Julie Schenecker is led into Judge Emmett Lamar Battles' courtroom on May 15 for closing arguments in her murder trial. Schenecker, 53, is accused of killing her two teenage children — Calyx, 16, and Beau, 13 — in 2011. (Daniel Wallace / AP via Tampa Bay Times)
TAMPA, FLA. — A 53-year-old former military linguist and longtime Army officer’s wife was convicted Thursday of first-degree murder, with jurors rejecting the argument that she was legally insane when she shot and killed her 13-year-old son and 16-year-old daughter more than three years ago.
Julie Schenecker, dressed in a gray suit with a pink shirt, wiped her nose and eyes, then the bailiffs handcuffed her as the verdict was read after just over an hour of deliberations. She started to cry. She was sentenced soon after to two life terms to be served at the same time.
Schenecker killed her daughter, Calyx, and son, Beau, in January 2011 while her now ex-husband, Army Col. Parker Schenecker, was on a 10-day deployment to the Middle East.
Before the judge sentenced her, Schenecker said, she takes responsibility for what she’s done.
Through tears she said, “I know I shot my son and daughter. I don’t know why. But I have time to try to understand that.”
If she had been acquitted by reason of insanity, she would be committed to a mental hospital until doctors and a judge agree that she is no longer a danger to herself or others.
She also said she believed in the U.S. judicial system and would accept her sentence.
Earlier, prosecutors said Schenecker wrote in her journal that she wanted to kill herself and wanted to be cremated with her children, their ashes mixed together. She mentioned that she was going to try to move her son’s body into her bed and wanted to die next to him.
Before she was sentenced, she talked about her children.
“I know our children are in heaven. I want people to try to find comfort in believing as I do that they are in no pain and they are alive and enjoying everything and anything that heaven has to offer...Jesus is protecting them and keeping them safe until we get there.”
Parker Schenecker and his mother, who sat side-by-side for much of the trial, looked sad and exhausted as the verdict was read. Julie Schenecker’s sister cried softly. Parker Schenecker, who testified that his wife’s mental illness was a constant “drum beat” in their 20-year marriage, read a brief statement following the verdict and sentencing.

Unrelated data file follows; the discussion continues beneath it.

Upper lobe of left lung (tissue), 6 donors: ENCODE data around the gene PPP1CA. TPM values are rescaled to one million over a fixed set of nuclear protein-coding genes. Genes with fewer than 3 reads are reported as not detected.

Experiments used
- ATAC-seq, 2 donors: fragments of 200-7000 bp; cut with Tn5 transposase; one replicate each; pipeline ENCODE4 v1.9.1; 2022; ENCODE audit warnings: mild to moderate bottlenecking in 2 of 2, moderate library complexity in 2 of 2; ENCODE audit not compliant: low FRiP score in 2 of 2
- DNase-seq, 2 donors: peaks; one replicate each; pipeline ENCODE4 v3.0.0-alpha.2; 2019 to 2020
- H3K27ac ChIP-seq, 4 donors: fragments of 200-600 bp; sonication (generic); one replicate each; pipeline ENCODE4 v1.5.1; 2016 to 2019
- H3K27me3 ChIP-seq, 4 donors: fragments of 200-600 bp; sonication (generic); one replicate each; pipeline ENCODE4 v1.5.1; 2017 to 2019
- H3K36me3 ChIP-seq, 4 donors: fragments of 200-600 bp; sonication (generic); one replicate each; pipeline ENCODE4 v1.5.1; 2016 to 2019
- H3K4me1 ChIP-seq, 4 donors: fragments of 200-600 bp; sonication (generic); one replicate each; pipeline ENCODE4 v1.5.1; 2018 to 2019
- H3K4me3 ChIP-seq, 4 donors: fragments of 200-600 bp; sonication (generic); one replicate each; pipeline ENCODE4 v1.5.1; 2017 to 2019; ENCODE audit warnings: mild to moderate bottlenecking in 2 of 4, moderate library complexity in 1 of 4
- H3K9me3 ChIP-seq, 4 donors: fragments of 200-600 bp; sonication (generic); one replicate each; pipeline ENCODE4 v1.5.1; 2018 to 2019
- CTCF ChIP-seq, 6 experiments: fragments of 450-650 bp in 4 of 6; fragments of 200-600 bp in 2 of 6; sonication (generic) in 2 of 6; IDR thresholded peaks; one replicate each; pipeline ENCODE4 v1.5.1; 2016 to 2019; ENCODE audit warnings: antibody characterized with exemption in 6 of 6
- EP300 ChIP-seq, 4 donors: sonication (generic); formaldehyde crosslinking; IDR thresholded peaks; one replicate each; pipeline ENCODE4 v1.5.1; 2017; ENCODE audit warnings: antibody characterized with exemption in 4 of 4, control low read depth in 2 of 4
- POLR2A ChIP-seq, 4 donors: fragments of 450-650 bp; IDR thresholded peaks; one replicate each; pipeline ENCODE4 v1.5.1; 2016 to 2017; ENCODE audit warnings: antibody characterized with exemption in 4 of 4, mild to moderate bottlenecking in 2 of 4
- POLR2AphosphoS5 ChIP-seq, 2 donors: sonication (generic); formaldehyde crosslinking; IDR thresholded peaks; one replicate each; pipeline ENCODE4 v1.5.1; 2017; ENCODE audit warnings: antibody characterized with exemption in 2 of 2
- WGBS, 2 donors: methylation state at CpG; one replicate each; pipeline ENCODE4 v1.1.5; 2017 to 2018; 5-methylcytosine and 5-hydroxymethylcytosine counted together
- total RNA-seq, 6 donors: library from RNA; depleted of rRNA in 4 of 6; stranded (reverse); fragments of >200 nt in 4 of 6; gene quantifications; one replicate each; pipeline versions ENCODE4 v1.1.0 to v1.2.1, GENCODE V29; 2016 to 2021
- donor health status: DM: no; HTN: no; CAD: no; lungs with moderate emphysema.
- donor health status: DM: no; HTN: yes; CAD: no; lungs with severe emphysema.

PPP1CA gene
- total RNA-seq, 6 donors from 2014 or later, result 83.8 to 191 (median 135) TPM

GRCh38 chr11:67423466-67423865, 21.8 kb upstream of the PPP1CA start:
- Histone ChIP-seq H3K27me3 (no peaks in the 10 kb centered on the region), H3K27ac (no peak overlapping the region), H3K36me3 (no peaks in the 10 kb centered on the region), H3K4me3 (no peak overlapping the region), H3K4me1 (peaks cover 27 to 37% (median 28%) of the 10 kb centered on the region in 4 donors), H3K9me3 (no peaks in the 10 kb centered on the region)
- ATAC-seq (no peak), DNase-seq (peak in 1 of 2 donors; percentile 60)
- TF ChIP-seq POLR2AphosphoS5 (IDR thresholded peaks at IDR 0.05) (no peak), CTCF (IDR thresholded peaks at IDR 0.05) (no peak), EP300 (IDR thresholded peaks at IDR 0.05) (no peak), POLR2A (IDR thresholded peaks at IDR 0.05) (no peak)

“It’s been a trying time for all of us,” the 51-year-old career officer said. “Today’s decision for many reasons gives my family a great relief.”
He said his priority and focus has always been on his children.
“Giving voice to them has been my top priority to this process,” he said.
All six mental health experts who testified said Schenecker was mentally ill, but three experts called by prosecutors said she was legally sane when she shot her children.
Defense attorneys said Julie Schenecker is so affected by bipolar disorder and depression that she doesn’t know right from wrong. Under Florida law, the inability to tell right from wrong is one of the criteria for a not guilty by reason of insanity plea.
Her attorney, Jennifer Spradley, told jurors they needed to do is consider Schenecker’s state of mind when she pulled the trigger, that she was suffering from such severe depression and manic depression that she didn’t understand what she was doing.
“Her mind is clouded. She didn’t choose this illness — it chose her,” Spradley said. “When she wasn’t sick, she was a good mother.”
Experts testifying for the prosecution say Schenecker was calculating and deliberate when she bought the .38-caliber handgun days before the killings, along with more-lethal hollow bullets. In her journal, she lamented the three-day wait for a background check, writing she had planned a weekend massacre.
Prosecutor Jay Pruner told jurors in his closings that Schenecker was “desperate, depressed, angry, but very determined.” He said she was despondent over what she thought was the inevitability of divorce from her husband. They met in 1990 when he was a young officer and she was a military interrogator in the Army.
“These were deliberate, well-planned, well-implemented and well-concealed homicides,” Pruner said.
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